Not quite. In fact, it took ten more years and countless more manuscripts before I ever got the CALL. Most of my friends and family thought I was nuts to keep trying. After all, who keeps putting themselves into the position of being rejected over and over and over and over…well, you get the picture. And each and every one hurt as bad as the first one.

I told myself I was persevering, although I think my husband muttered something about being stubborn, mulish, and pig-headed :). In any case, I at last did make my first sell. It was a traditional regency and while the sales were hardly earth shattering, I was over the moon. I, at last, was doing what I loved, even if I did have to keep my day job.

For several years I continued with the traditional regencies. They had a small, but loyal audience and enjoyed writing them. But it became increasingly obvious that the traditional were a dying genre and so I moved to the longer, meater historicals. Thank goodness I had an editor who believed in me because once again I didn’t set the world on fire. I had decent sales, but the trend was for the tortured brooding hero (which I adore to read) while I always ended up writing a comedy of errors.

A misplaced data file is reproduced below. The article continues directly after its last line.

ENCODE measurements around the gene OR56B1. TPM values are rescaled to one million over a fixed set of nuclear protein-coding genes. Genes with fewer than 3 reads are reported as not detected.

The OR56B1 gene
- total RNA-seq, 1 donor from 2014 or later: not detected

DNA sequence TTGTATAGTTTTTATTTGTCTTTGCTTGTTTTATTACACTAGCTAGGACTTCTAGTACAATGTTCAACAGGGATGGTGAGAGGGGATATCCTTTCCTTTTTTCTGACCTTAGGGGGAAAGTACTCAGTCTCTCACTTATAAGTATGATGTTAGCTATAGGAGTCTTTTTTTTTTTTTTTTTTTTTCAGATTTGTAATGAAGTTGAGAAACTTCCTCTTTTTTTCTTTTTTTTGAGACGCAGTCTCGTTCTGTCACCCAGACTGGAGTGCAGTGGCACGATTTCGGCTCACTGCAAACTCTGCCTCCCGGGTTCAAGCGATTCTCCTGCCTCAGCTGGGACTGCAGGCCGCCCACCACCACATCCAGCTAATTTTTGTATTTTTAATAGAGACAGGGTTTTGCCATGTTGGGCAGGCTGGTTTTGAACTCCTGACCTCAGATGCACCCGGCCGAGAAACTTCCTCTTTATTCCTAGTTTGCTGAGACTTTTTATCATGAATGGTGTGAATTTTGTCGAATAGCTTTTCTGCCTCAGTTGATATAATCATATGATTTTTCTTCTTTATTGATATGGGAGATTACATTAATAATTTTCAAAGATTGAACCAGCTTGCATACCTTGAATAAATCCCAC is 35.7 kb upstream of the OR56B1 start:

I didn’t mind. A midlist author isn’t a bad gig. I loved being able to write and I was delighted to be able to connect with readers. I wasn’t world-famous, but hey, I didn’t have to worry about getting mobbed at the grocery store or having my face pasted all over the web (something I can guarantee that none of us want). I was getting steady contracts and doing what I loved. How many people can actually say that?

Fast forward another ten years and I made the plunge into paranormals. I wrote When Darkness Comes just for myself. I not only wanted to see if I could write the book, but I wanted to do it without the pressure of a deadline. It turned out that I had an absolute blast with the Guardians. I could combine my love of horror with my naturally smart-ass nature…a perfect fit :-)